ApplyBoard’s Martin Basiri: “Access to education is our number one goal”

After raising a recent $55m round, ApplyBoard’s CEO talks about the startup's roadmap and his thoughts on the future of education.


October 5, 2020

Founded in 2015 by three Iranian brothers — Martin, Meti, and Massi Basiri — ApplyBoard is a platform that simplifies the study abroad application process for students and recruiters.

The brothers launched the startup based on their own complicated experience applying to Canadian schools.

To date, ApplyBoard has assisted 120k students from more than a 100 countries with their applications to over 1200 schools. It recently secured an additional $55M investment at a $1.4B valuation. 

We spoke with Martin (Co-Founder and CEO) about the roadmap for the Ontario-based ed-tech firm and the future of education:

Meti (L), Martin (C) and Massi (R) Basiri (ApplyBoard)

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What is ApplyBoard’s plan with the money raised? 

We’ve raised $180M in total. We’ll be using the funds to strengthen our technology platform [which uses AI to help place students with the right schools] and to invest in market expansion.

The majority of our student applicants currently come from Asia, but we want to make a push into the Middle East, Africa and Latin America. On the school side, we’ve expanded from just Canada to include partner post-secondary institutions in the US, UK and Australia. 

How has COVID-19 changed the education landscape? 

The industry needs more help than ever. With few travel or in-person options, high school students, recruiting offices, universities and colleges need technology solutions to facilitate the application process. 

Do you think schools should drop tuition if they are going full digital?

It depends. If schools are taking full tuition this year and investing that money into services and innovations that will improve the student experience moving forward, I think that’s OK to keep tuition as is.

However, if schools aren’t making new investments. If they are taking the same tuition to save a buck or expand margin, they should lower it. 

What do you say to the argument that ‘colleges are over’?

I think people that make this argument don’t understand how bad the problem of access to higher education is globally. There are places where less than 20% of the population have access to post-secondary options.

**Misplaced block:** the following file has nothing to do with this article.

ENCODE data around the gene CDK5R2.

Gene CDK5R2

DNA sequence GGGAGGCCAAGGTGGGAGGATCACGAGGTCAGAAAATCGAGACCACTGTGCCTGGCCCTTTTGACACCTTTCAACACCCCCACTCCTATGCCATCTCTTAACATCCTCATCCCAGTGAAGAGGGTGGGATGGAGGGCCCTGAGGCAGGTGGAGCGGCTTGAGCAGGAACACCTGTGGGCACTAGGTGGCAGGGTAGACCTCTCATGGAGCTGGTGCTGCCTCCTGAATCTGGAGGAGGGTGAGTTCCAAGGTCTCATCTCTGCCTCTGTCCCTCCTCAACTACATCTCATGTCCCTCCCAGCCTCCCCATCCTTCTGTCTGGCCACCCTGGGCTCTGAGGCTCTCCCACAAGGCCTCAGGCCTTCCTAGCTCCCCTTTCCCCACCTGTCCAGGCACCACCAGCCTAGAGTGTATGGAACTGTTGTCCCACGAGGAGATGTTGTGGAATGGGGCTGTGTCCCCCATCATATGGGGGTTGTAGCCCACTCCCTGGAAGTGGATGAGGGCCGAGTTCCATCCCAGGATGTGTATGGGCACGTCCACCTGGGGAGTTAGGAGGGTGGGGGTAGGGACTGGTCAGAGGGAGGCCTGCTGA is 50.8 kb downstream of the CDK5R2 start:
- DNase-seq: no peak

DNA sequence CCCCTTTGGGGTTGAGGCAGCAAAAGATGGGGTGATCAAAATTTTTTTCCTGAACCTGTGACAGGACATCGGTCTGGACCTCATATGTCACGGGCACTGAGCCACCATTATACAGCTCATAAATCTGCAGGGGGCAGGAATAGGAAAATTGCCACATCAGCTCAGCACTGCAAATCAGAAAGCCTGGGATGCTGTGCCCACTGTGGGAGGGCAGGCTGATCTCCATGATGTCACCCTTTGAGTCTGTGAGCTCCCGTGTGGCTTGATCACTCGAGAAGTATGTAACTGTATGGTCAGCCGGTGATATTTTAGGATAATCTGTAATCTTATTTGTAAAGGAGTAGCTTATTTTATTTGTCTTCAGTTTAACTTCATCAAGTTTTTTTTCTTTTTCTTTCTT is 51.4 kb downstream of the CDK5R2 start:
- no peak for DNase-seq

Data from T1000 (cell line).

Take Bangladesh as an example. The country doesn’t have a top 1000 school yet. Just because a Bangladeshi high school student is placed in a US school other than Stanford or Harvard, it doesn’t mean the experience is not worth it. 

What happens to ApplyBoard’s business if colleges do go away?

So, our revenue model is we get paid by the institutions whenever we place a student. Even if a number of colleges went away, our ultimate goal is to build a gateway to global education. 

Let’s say all colleges become [vocational] bootcamps, people will still need a place they trust to vet the options. A place that they can do applications to the new educational programs. A place to find the best fit. A place to provide payments.

ApplyBoard will be the platform for all of that. 

What is the process for adding schools to the platform? 

There are a few things we look at. Of course, quality and popularity matter. But — a major part for us — is the experience itself. 

In the future, we believe that the experience provided by the school will matter as much as the content. Students can already learn some courses online and access all types of information on YouTube. Universities and colleges can differentiate themselves by providing unique experiences, social activities, clubs and events.

Since experience is our key job, we’ll drop a school just based on a very bad admission process because of what that signals to us about their focus on experience. 

What other edtech companies do you admire?

There are a few:

  • BYJU in India is doing amazing things for education access
  • Duolingo has created a great platform for easy language learning 
  • Polyup is a great way to learn coding

What’s the best book you read in the past 12 months?

Influence: The Psychology of Persuasion by Robert Cialdini.  

What’s the best advice you ever received? 

One of our investors told me to “build what you think the world needs, not what the VCs think the world needs.” Access to education is our number one goal. My heart goes to the students. 

Do you have a request for a startup?

Someone needs to create a better assessment tool than the GPA. The current methods don’t capture all the different things a student brings to the table, nor does it capture what skills the world needs. 

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